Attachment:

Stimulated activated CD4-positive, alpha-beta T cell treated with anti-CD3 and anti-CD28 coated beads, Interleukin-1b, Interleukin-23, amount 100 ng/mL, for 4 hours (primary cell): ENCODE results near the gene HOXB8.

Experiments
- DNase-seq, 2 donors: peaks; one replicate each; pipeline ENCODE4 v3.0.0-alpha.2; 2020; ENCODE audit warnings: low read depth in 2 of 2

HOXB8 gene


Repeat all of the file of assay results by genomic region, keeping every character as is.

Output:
Stimulated activated CD4-positive, alpha-beta T cell treated with anti-CD3 and anti-CD28 coated beads, Interleukin-1b, Interleukin-23, amount 100 ng/mL, for 4 hours (primary cell): ENCODE results near the gene HOXB8.

Experiments
- DNase-seq, 2 donors: peaks; one replicate each; pipeline ENCODE4 v3.0.0-alpha.2; 2020; ENCODE audit warnings: low read depth in 2 of 2

HOXB8 gene